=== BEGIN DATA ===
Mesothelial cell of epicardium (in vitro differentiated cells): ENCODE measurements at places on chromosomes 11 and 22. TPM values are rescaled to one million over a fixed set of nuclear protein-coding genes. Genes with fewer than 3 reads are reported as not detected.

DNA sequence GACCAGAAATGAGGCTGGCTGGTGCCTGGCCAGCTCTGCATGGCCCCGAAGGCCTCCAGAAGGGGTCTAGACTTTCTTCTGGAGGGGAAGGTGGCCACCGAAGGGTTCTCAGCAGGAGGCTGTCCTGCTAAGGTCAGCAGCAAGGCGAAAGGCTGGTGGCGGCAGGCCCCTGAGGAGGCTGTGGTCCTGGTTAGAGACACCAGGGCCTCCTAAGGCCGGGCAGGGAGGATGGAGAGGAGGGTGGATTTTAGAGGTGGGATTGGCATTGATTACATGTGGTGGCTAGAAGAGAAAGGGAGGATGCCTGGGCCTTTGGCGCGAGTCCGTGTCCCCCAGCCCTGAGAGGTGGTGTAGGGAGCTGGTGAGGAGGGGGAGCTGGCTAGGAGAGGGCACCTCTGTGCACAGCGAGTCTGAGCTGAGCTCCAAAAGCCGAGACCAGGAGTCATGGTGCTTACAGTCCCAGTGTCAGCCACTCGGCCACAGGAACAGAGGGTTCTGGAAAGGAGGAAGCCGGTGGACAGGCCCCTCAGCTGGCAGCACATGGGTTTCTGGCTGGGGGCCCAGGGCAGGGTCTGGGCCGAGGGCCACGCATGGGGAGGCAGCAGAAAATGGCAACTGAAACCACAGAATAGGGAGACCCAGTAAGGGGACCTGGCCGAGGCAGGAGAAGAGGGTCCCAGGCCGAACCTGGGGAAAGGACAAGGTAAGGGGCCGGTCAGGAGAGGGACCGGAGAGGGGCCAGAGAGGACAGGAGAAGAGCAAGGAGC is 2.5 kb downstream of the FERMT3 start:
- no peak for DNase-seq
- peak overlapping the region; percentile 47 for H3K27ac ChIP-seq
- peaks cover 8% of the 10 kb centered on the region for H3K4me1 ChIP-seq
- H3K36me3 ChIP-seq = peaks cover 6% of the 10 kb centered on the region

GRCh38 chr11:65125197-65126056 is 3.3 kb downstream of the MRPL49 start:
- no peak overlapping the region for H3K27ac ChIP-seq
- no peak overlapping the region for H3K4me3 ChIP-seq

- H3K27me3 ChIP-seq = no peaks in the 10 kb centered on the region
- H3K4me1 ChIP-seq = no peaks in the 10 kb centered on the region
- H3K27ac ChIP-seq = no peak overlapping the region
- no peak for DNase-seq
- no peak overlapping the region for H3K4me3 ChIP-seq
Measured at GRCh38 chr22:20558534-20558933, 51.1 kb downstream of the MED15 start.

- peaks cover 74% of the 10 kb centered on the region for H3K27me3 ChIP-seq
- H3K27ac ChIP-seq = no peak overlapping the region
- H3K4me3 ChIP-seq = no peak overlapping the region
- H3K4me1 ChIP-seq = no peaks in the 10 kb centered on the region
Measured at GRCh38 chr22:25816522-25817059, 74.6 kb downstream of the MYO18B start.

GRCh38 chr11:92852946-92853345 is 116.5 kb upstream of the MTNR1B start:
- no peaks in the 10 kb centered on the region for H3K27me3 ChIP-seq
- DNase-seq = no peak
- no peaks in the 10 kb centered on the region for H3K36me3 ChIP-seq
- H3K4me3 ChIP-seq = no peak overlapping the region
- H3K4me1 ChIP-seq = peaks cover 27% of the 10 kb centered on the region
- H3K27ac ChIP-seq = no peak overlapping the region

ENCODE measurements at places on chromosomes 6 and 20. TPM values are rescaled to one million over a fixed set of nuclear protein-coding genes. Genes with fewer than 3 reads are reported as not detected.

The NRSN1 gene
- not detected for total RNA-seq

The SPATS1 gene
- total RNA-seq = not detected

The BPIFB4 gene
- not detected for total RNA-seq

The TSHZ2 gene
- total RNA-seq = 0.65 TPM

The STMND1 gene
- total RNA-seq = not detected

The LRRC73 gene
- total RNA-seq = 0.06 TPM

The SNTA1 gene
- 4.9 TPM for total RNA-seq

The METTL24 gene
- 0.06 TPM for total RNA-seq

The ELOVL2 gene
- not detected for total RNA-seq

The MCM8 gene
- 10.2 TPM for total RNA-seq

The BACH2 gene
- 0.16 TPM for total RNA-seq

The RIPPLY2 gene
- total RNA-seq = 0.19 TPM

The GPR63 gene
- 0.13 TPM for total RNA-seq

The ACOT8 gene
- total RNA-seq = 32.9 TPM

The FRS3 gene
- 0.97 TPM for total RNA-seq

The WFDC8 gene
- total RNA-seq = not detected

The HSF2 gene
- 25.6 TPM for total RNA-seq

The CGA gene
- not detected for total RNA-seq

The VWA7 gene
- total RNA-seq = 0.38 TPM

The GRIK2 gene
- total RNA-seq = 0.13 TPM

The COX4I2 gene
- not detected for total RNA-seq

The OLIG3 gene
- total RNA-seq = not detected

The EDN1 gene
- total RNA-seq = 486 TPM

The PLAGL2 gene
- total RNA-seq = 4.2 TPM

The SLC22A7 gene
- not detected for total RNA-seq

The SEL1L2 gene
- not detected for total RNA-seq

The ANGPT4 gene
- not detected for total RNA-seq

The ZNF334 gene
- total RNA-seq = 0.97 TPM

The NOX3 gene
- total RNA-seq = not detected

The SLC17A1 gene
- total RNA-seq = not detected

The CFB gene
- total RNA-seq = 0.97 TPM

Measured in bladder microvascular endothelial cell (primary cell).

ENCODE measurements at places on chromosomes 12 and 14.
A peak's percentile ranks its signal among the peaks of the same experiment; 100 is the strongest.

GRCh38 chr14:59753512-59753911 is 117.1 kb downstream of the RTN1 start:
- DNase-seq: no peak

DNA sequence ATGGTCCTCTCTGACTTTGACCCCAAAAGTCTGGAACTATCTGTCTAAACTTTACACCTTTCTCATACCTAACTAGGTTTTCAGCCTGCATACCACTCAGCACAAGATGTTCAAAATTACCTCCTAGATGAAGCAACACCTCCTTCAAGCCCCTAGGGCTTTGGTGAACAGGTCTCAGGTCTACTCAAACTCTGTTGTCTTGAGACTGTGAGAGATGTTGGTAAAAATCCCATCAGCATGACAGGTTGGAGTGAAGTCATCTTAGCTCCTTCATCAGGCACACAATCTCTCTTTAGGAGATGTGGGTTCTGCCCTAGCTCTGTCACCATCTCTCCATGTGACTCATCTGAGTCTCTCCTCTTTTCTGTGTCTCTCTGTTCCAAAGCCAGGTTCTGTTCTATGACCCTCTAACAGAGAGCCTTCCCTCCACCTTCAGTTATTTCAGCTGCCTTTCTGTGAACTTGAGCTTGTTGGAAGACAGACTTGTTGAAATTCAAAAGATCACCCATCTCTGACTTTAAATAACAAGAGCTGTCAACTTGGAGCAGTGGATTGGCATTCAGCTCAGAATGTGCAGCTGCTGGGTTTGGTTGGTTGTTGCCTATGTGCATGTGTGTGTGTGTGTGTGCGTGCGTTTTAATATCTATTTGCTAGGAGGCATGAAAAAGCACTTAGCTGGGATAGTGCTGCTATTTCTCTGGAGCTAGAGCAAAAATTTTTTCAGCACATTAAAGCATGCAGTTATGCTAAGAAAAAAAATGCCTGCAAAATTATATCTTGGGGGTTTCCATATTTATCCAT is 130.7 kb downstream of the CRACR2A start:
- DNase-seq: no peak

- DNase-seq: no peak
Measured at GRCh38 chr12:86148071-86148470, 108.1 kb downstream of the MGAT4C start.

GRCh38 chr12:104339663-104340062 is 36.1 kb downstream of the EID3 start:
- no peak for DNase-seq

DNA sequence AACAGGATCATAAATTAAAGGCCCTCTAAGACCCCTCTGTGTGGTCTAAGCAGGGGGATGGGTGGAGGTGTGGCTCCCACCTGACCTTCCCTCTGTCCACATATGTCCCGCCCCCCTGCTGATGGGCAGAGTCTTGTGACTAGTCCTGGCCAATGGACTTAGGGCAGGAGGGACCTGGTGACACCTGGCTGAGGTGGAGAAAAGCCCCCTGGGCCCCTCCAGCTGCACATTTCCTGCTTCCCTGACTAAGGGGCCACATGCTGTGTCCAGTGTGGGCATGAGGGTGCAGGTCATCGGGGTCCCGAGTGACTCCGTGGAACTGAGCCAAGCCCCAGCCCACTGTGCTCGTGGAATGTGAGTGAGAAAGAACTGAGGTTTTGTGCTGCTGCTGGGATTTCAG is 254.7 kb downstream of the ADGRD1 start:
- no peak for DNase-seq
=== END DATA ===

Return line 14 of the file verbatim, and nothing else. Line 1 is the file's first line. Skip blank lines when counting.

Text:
- no peak overlapping the region for H3K4me3 ChIP-seq